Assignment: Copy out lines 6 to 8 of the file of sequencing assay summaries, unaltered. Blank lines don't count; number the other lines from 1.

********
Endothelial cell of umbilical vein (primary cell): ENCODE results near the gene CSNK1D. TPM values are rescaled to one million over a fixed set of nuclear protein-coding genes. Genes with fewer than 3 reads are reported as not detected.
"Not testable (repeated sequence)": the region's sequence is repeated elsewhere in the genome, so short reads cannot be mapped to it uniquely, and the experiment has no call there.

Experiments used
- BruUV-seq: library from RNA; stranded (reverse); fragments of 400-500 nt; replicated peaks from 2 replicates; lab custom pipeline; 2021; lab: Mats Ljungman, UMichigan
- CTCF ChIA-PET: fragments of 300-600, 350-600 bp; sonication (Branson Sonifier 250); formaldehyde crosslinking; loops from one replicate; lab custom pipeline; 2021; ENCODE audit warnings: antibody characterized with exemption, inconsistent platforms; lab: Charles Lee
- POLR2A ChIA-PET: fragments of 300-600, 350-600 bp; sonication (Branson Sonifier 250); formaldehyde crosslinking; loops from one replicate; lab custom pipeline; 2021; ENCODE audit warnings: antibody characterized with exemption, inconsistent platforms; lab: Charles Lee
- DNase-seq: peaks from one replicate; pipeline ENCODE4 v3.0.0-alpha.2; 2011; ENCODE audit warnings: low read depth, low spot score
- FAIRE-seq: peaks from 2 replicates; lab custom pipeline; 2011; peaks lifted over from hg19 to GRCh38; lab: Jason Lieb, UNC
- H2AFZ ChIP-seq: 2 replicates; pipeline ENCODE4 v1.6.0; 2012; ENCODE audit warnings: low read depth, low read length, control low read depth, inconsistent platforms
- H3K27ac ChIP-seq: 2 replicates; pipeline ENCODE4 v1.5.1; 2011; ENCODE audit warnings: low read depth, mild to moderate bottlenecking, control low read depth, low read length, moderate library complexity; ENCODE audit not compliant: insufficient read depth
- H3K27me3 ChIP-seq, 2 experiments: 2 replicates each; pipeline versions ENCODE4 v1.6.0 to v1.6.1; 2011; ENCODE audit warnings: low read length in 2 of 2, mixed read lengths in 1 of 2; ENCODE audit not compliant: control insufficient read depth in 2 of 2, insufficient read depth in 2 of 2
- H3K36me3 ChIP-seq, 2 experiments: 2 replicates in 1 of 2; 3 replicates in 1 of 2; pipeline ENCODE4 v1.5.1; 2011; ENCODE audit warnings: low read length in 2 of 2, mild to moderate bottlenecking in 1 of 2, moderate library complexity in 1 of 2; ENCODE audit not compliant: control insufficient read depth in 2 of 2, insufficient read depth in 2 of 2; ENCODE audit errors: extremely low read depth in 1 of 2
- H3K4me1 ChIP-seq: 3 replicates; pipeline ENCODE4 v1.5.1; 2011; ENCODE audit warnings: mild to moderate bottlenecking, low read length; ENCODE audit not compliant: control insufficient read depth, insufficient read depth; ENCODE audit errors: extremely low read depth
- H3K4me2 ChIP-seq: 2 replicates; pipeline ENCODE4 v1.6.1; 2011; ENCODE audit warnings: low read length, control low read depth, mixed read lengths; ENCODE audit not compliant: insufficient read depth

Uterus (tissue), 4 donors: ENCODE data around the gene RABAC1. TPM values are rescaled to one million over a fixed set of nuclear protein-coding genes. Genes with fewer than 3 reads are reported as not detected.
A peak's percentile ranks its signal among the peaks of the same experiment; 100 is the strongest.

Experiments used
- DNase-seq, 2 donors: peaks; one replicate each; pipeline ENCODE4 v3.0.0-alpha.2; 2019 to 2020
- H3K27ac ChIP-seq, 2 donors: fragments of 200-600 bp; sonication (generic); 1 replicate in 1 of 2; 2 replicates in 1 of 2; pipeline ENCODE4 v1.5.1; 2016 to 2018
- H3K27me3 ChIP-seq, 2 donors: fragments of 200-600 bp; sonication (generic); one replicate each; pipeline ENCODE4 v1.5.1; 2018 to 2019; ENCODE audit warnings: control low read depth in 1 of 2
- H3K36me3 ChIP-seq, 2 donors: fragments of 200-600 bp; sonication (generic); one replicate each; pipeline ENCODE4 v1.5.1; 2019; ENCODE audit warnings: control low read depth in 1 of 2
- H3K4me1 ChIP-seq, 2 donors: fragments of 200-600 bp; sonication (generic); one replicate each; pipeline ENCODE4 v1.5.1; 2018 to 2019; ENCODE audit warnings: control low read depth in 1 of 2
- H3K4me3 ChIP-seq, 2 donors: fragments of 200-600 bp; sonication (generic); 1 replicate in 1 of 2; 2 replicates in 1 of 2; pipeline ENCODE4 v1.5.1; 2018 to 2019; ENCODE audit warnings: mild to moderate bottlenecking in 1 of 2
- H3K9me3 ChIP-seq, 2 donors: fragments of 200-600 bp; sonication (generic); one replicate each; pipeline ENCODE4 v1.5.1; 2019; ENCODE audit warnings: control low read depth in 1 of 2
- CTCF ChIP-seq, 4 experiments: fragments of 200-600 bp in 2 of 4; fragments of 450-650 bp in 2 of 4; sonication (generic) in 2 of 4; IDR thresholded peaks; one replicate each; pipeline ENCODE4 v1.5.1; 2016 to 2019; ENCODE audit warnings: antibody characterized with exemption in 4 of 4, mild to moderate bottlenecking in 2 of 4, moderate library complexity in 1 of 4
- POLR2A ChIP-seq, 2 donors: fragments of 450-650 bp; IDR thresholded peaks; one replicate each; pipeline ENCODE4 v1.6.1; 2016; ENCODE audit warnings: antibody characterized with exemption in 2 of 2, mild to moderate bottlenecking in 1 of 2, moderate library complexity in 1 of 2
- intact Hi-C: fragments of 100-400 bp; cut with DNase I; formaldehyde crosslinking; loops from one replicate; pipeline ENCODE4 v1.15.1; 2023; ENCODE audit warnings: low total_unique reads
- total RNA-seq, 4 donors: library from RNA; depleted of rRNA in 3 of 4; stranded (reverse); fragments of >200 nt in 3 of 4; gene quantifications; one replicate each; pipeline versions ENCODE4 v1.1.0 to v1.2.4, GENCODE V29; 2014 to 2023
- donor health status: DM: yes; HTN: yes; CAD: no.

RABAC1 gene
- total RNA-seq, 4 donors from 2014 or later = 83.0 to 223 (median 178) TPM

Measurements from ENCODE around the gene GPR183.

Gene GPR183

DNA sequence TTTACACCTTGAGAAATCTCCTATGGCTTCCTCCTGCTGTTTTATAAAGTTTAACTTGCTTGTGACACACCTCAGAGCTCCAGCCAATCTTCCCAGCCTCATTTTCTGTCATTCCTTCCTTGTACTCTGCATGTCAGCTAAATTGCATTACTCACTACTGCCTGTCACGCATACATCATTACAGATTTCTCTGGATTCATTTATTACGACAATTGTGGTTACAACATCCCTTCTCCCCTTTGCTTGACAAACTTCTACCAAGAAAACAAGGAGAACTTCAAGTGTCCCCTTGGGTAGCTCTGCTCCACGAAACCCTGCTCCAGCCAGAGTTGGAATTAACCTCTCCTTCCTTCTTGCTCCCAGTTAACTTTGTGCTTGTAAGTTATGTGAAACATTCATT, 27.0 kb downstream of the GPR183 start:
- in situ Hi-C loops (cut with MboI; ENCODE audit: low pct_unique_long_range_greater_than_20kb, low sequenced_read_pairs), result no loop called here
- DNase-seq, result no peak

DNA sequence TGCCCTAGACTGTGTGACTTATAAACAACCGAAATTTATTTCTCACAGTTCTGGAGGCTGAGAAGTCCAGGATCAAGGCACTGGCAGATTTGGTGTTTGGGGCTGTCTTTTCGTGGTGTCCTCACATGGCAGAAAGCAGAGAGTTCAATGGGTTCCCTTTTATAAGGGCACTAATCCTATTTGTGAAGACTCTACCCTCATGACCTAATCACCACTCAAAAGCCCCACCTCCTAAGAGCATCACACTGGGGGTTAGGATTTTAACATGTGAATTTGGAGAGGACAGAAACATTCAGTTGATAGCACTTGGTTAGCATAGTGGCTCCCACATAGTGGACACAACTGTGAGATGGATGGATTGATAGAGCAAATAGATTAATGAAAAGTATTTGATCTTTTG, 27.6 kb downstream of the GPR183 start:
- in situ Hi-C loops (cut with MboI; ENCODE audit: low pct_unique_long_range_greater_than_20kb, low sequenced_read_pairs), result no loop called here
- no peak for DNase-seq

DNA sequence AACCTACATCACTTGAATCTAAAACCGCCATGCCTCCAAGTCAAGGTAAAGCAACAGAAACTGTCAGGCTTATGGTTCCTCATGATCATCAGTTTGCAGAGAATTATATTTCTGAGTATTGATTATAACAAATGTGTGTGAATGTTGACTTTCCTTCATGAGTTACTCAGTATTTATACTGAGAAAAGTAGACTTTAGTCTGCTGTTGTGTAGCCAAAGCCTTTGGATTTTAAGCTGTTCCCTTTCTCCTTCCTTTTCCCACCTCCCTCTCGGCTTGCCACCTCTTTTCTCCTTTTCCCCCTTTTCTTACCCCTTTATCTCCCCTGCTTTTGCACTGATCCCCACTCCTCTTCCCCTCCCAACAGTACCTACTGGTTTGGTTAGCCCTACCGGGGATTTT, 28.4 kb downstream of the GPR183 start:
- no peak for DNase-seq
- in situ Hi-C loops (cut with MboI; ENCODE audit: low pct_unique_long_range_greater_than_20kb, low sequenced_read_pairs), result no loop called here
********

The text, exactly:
- POLR2A ChIA-PET: fragments of 300-600, 350-600 bp; sonication (Branson Sonifier 250); formaldehyde crosslinking; loops from one replicate; lab custom pipeline; 2021; ENCODE audit warnings: antibody characterized with exemption, inconsistent platforms; lab: Charles Lee
- DNase-seq: peaks from one replicate; pipeline ENCODE4 v3.0.0-alpha.2; 2011; ENCODE audit warnings: low read depth, low spot score
- FAIRE-seq: peaks from 2 replicates; lab custom pipeline; 2011; peaks lifted over from hg19 to GRCh38; lab: Jason Lieb, UNC